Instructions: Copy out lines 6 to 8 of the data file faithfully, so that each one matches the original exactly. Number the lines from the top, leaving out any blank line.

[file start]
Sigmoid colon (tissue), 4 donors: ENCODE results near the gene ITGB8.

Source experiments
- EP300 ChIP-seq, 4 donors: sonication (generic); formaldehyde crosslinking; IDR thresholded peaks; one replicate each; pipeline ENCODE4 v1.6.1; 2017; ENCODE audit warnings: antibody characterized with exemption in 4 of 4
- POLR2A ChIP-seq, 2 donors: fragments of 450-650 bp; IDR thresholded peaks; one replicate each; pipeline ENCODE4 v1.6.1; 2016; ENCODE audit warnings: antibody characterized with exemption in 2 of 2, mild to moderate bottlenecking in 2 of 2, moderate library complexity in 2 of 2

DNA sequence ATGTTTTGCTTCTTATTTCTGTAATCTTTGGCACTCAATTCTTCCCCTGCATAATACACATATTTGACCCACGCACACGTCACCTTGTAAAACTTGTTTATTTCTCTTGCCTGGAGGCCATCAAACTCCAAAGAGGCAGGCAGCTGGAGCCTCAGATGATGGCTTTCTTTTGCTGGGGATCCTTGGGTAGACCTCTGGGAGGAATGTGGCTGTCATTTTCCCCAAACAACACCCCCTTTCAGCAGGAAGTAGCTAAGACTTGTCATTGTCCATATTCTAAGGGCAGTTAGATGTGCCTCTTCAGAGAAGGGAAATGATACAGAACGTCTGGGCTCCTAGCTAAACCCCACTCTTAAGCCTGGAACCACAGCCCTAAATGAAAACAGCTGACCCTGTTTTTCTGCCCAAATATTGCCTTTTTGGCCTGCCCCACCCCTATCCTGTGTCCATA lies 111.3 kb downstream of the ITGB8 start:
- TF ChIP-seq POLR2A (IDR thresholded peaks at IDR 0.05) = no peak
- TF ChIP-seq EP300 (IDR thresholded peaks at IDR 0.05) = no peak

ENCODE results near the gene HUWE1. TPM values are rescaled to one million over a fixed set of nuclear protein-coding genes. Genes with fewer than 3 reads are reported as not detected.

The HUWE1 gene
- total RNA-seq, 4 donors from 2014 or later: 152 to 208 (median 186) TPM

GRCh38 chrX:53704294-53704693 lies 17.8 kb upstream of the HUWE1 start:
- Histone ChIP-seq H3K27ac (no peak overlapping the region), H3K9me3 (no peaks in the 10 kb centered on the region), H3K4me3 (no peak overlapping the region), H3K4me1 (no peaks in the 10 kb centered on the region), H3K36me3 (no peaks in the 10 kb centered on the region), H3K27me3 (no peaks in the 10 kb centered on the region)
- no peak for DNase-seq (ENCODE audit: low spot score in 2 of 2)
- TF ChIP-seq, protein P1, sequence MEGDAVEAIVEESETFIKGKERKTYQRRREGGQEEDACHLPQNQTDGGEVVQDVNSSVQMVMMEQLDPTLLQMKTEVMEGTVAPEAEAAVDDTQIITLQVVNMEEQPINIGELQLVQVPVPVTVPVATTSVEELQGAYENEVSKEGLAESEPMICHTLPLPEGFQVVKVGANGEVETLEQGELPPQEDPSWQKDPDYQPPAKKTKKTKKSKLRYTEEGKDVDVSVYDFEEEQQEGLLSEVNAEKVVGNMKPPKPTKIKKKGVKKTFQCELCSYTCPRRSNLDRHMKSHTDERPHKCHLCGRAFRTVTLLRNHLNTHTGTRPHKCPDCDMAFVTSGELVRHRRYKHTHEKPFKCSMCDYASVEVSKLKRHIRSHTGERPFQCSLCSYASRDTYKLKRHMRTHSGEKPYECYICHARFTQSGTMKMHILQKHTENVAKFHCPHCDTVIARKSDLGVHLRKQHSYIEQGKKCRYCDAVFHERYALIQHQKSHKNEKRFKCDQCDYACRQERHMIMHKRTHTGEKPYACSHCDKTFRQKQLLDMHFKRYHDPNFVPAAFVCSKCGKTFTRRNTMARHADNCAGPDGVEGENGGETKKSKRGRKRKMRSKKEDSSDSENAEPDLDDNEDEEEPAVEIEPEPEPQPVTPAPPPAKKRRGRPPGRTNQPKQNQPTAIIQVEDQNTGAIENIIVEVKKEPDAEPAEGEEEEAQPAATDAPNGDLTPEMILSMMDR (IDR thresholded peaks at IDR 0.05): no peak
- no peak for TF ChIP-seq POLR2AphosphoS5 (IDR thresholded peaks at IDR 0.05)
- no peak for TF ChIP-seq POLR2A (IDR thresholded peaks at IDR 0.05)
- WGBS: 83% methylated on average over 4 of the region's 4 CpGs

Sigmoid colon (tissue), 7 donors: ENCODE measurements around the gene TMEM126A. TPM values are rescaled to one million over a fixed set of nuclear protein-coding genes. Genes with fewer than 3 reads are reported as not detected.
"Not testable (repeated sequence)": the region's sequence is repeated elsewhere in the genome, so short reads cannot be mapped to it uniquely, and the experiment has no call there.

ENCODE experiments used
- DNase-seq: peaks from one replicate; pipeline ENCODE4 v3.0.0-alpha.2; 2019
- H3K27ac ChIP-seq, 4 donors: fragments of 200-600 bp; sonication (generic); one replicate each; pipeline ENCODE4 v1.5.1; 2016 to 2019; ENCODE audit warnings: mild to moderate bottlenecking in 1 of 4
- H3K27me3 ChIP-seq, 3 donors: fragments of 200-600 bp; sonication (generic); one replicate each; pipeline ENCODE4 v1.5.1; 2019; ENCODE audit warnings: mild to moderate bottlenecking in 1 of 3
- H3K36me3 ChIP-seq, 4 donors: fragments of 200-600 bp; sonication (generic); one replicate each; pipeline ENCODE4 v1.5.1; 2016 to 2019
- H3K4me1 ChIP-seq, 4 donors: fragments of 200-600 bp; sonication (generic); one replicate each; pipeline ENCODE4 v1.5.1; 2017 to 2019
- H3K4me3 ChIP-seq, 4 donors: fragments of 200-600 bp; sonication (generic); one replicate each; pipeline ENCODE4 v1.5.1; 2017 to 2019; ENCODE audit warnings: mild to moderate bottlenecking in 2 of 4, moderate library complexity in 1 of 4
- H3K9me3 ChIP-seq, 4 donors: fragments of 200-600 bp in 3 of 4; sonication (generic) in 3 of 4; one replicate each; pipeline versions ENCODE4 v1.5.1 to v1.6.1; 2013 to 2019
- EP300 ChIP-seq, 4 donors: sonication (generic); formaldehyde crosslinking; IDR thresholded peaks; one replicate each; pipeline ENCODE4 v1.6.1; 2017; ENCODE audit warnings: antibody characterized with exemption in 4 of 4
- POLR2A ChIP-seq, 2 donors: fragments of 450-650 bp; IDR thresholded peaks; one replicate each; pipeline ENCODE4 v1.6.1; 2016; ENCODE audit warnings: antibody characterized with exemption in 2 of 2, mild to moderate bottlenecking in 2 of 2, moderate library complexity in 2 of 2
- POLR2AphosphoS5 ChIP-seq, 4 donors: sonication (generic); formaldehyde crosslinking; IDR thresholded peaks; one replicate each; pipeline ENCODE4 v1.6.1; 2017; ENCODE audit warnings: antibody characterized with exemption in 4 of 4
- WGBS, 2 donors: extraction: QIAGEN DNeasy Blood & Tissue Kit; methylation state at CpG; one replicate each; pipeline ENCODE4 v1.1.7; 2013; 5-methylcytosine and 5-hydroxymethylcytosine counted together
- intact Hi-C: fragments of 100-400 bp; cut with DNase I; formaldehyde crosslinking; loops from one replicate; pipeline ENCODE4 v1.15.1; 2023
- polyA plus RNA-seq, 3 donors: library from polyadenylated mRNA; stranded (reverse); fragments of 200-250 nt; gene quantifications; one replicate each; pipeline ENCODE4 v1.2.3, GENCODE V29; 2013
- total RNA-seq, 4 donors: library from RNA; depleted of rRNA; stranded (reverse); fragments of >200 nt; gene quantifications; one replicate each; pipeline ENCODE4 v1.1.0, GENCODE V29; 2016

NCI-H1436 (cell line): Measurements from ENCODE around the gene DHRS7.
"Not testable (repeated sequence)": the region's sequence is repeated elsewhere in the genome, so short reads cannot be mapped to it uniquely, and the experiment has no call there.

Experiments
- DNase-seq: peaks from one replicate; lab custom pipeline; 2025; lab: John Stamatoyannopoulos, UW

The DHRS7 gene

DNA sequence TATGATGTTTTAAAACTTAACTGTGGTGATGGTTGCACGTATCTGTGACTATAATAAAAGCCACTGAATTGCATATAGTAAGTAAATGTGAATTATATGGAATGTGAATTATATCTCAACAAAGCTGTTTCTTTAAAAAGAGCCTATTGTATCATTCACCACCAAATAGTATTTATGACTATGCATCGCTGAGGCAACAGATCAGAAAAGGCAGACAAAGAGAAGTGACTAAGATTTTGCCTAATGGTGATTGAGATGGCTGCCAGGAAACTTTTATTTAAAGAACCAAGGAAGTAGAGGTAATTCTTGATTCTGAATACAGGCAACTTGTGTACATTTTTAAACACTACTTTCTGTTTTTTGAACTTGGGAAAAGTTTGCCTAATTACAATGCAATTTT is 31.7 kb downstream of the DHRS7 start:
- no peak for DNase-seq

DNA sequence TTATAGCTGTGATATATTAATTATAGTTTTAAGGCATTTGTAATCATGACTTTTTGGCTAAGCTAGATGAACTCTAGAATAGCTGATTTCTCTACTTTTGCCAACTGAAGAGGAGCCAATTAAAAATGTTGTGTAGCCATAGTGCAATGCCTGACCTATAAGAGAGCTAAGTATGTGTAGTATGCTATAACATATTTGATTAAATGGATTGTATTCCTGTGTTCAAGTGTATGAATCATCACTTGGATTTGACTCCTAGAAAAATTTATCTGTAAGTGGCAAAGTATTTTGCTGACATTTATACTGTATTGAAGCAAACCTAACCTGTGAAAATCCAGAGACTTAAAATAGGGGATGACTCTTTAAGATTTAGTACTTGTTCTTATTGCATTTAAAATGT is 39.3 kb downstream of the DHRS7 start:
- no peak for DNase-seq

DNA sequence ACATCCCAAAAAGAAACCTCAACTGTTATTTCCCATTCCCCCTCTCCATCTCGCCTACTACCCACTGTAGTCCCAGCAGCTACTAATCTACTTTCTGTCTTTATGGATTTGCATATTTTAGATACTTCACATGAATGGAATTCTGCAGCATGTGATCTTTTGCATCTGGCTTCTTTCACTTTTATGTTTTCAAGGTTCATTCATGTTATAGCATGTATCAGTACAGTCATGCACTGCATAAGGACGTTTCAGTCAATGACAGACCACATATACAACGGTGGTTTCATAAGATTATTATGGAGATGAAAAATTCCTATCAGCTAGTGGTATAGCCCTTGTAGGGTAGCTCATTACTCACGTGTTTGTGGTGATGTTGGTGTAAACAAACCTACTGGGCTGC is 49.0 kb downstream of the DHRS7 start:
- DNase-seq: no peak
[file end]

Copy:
- TF ChIP-seq POLR2A (IDR thresholded peaks at IDR 0.05) = no peak
- TF ChIP-seq EP300 (IDR thresholded peaks at IDR 0.05) = no peak

ENCODE results near the gene HUWE1. TPM values are rescaled to one million over a fixed set of nuclear protein-coding genes. Genes with fewer than 3 reads are reported as not detected.